“Prosecutors tried to establish facts and found that there were no reasonable prospects of a successful prosecution going forward,” NPA spokesperson Phindi Mjonondwane told eNCA outside the court.
“All we have is a confession from the deceased. The law does not allow us to use this against Khupe,” she said.
Mjonondwane added that witness statements had failed to link the 62-year-old to the murders.
In a confession, Mabaso claimed that Khupe instructed him to commit the crime.
Rebecca Moloi, who lives three houses away from the Khoza home, said Mabaso owed the nation answers about why the family of seven was wiped out.
“I am still shocked that he is dead. I don’t believe that he died. He was full of tricks and maybe he has faked his death like he once did before. He died with a lot of information,” she said.
“My children told me that there was a doctor who was living in our neighbourhood and I must meet him. When I saw him, I became suspicious of his behaviour. He didn’t look like a doctor. He looked ordinary and very young to be a doctor. He wore the same clothes.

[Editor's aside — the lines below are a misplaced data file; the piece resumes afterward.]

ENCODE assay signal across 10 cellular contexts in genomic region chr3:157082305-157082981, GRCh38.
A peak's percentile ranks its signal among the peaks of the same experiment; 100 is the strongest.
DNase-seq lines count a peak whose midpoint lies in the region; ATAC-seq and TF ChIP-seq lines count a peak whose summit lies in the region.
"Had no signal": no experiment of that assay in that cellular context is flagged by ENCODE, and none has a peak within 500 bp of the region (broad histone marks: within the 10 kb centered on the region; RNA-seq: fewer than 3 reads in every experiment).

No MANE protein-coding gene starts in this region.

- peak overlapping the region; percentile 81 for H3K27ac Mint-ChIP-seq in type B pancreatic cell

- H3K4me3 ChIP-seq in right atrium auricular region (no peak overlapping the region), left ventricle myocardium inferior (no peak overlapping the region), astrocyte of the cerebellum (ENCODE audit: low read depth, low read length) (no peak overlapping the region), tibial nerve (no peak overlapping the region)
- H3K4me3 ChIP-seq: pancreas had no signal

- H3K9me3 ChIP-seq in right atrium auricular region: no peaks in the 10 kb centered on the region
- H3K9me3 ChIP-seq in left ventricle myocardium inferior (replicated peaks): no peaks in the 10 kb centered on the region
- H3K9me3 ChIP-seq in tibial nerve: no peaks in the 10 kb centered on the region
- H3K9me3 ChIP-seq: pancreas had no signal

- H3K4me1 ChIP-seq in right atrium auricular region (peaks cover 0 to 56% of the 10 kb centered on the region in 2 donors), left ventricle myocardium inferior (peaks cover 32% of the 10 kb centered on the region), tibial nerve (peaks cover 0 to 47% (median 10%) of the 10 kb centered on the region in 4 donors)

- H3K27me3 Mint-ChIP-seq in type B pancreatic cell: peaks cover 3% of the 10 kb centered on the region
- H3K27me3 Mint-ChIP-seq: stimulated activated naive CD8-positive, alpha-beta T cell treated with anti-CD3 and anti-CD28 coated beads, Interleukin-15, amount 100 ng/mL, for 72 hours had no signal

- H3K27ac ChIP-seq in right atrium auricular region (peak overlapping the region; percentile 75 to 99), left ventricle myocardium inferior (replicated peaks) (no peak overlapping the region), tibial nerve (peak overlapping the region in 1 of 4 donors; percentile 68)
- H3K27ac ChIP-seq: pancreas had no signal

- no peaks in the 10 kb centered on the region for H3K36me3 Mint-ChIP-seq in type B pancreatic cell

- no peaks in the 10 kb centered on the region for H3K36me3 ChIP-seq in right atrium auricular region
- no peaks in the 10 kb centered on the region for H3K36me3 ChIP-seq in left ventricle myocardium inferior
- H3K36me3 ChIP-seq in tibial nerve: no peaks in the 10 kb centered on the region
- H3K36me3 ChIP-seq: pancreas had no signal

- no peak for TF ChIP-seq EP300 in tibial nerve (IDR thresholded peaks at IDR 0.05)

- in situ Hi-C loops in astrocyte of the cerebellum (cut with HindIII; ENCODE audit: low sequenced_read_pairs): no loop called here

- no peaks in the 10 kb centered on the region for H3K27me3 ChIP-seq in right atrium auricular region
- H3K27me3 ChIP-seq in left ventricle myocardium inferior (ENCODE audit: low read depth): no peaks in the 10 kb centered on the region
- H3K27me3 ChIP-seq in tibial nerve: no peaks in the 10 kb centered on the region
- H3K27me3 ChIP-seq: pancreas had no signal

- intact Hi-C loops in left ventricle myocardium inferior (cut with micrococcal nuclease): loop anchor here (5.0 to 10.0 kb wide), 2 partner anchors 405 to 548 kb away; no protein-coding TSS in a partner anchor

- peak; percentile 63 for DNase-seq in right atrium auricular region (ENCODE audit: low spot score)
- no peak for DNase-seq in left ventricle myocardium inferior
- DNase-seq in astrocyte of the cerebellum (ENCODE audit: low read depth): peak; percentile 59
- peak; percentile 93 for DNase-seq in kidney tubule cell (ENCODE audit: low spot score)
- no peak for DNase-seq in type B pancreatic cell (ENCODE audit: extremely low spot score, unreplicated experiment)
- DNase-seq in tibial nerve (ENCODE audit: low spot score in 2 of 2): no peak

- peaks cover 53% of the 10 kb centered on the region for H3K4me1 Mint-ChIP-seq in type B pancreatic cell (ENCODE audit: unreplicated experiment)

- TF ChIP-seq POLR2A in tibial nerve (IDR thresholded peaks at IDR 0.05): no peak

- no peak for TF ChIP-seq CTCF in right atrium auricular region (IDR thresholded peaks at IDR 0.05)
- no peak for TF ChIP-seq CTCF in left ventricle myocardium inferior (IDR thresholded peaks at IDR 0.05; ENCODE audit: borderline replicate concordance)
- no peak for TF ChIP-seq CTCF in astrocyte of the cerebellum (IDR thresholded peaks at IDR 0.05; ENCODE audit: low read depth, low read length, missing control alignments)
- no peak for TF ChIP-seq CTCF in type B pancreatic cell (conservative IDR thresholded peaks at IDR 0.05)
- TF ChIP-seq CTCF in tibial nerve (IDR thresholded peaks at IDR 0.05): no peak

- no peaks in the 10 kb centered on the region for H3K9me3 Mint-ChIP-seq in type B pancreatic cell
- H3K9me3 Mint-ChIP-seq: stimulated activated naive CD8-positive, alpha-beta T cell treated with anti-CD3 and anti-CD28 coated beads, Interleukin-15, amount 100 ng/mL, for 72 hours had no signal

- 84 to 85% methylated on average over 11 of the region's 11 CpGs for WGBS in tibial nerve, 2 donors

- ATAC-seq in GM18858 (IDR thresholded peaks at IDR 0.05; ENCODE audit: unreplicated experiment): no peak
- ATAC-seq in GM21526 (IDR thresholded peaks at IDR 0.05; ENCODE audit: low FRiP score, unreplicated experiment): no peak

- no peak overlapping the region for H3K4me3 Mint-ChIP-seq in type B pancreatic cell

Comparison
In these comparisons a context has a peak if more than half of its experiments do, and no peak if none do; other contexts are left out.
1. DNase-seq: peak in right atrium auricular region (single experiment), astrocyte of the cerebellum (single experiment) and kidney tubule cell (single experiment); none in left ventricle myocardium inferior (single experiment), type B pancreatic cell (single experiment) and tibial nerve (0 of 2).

“A person needs to study for more than six years in order to be a qualified doctor. But Mabaso didn’t look like a person who had studied medicine overseas as he had claimed. He duped my neighbours in order for them to trust him.”
Moloi said at some stage, Mabaso pretended to be a teacher specialising in mathematics. Children would ask him for help with their school work.
She said her children had come home to tell her the news when the decomposed bodies were discovered.
7. The Coligny murder